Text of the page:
Israel warned Wednesday night that it would hit back hard at Gaza terror groups, after Islamic Jihad fired more than 50 rockets at southern Israel in the heaviest attack since 2012.
Although the rocket fire subsided late in the evening, Israel raised its security alert in the south, and residents in southern Israel were told to stay within 15 seconds of rooms reinforced against rockets, amid indications that the dramatically escalated new round of confrontation was not over.
At least two rockets fell in residential areas, one of them causing light damage in Sderot. There were no direct injuries, but a Sderot woman, aged 57, was lightly hurt when running for cover.
“If there is no quiet in our south, no quiet for the residents of Israel, there will be noise, lots of noise in Gaza,” Prime Minister Benjamin Netanyahu said at a joint press conference with Britain’s Prime Minister David Cameron. “And that’s putting it mildly.”
Israel later closed all border crossings into the Strip and Defense Minister Moshe Ya’alon canceled all visitation rights for Palestinian prisoners held in Israeli jails, apparently a punitive measure.
Earlier, Ya’alon said Israel would not allow the attacks to pass without a response. “We will not let Islamic Jihad or anybody else in Gaza disrupt the life of Israel’s citizens,” Ya’alon said. “When it’s not quiet in southern Israel, it won’t be quiet in Gaza — so that the terrorists will regret their rocket fire.” Ya’alon said Israel held Hamas responsible for the rocket fire since it rules Gaza, “and if it can’t ensure quiet it will pay a price.”
The IDF’s Southern Command chief, Sami Turgeman, said the army had “no intention of showing restraint.”
Security chiefs held emergency consultations in early evening, and then presented the political leadership with “a range of options,” military sources said.
Foreign Minister Avigdor Liberman demanded that Israel re-invade Gaza, from which it withdrew unilaterally in 2005, but Netanyahu did not back the idea when asked about it at his press conference with Cameron.
Cameron condemned the rocket attacks and earlier, during talks with President Shimon Peres, called them barbaric. “Let me be absolutely clear about these attacks from Gaza, we condemn them completely,” Cameron said. “They are a reminder once again of the importance of maintaining and securing Israel’s future and the security threats you face, and you have Britain’s support in facing those security threats.”
The visiting British prime minister noted that “these attacks are completely indiscriminate, aimed at civilian populations and that is a demonstration of how barbaric they are.” And he stressed that “there is no violent route to statehood” for the Palestinians.
Peres said Israel could not “behave as though nothing happened, and I’m sure the government will take the necessary steps to stop it. Hamas must understand that… we shall not accept Gaza as a center of terror, we cannot permit it. It’s not just a matter of wounded or killed; it’s a million and a half people who won’t have security or a night’s sleep. We’d clearly like to have peace but we must stop the terror.”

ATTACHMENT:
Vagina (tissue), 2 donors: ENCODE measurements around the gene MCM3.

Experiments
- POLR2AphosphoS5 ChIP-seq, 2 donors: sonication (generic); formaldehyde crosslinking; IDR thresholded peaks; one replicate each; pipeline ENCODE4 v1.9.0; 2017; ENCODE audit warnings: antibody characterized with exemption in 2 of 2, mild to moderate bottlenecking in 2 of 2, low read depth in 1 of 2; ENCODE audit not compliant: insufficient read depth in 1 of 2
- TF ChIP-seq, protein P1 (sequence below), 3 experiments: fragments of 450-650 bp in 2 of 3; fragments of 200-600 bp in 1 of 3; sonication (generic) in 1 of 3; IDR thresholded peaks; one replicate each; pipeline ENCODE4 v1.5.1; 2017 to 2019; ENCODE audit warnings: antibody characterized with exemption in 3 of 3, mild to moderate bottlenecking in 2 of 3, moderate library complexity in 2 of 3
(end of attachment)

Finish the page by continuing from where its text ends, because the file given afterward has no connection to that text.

In Gaza, Hamas officials said they would hold Israel responsible for any “escalation,” and that IDF action would be met with fierce resistance.
“We hold the occupation responsible, we warn of the consequences of any escalation and we reiterate that resistance is the right of the Palestinian people to defend itself,” Ihab al-Ghassin, a Hamas spokesman, said.
Dozens of rockets as well as mortar rounds were fired from the Gaza Strip at southern Israeli towns on Wednesday afternoon. In an initial response hours later, the IDF fired tank shells at what it termed “terror targets” in the Strip
Israel put the number of rockets at over 60, and Islamic Jihad, which took responsibility for the attacks, said it had fired 90 rockets. The organization said in a statement that it had launched an ongoing “military operation,” which it termed “Breaking the Silence.”
No Israeli casualties were reported in what was the largest attack from the Strip since Operation Pillar of Defense in late 2012.
Most of the rockets were reported to have fallen in open areas, though at least one rocket landed in a residential neighborhood in Sderot. Damage was reported at two impact sites.
IAF jets were reportedly flying over the Strip, apparently in an effort to thwart further rocket launches, and tanks fired shells at several targets in the coastal territory.
Palestinian security agencies in the Strip evacuated their headquarters for fear of Israeli reprisal, Sky News reported.
Islamic Jihad indicated that the attack was in retaliation for the Tuesday killing at the hands of the IDF of three Islamic Jihad operatives as they prepared to fire at Israel from the Gaza Strip.
“The Al-Quds Brigades responded to (Israeli) aggression with a volley of rockets,” the group said.
Immediately following the rocket attack, Netanyahu said Israel would forcefully respond to any threat on its citizens.
“It seems that the rocket fire came in response to our counter-terrorism operations yesterday,” Netanyahu said. “We will continue to thwart and harm those who wish to harm us, and we will act against them with great intensity.
“Last year, the number of rockets fired from Gaza was the lowest in a decade, but we will not settle for that. We will continue to ensure the security of Israeli citizens in the south and throughout the country.”
Last week, Israel intercepted what it said was an Iranian shipment of rockets intended for terror groups in Gaza. Israeli military sources said the arms, including 409 rockets, were destined for Islamic Jihad.
AFP and Avi Issacharoff contributed to this report.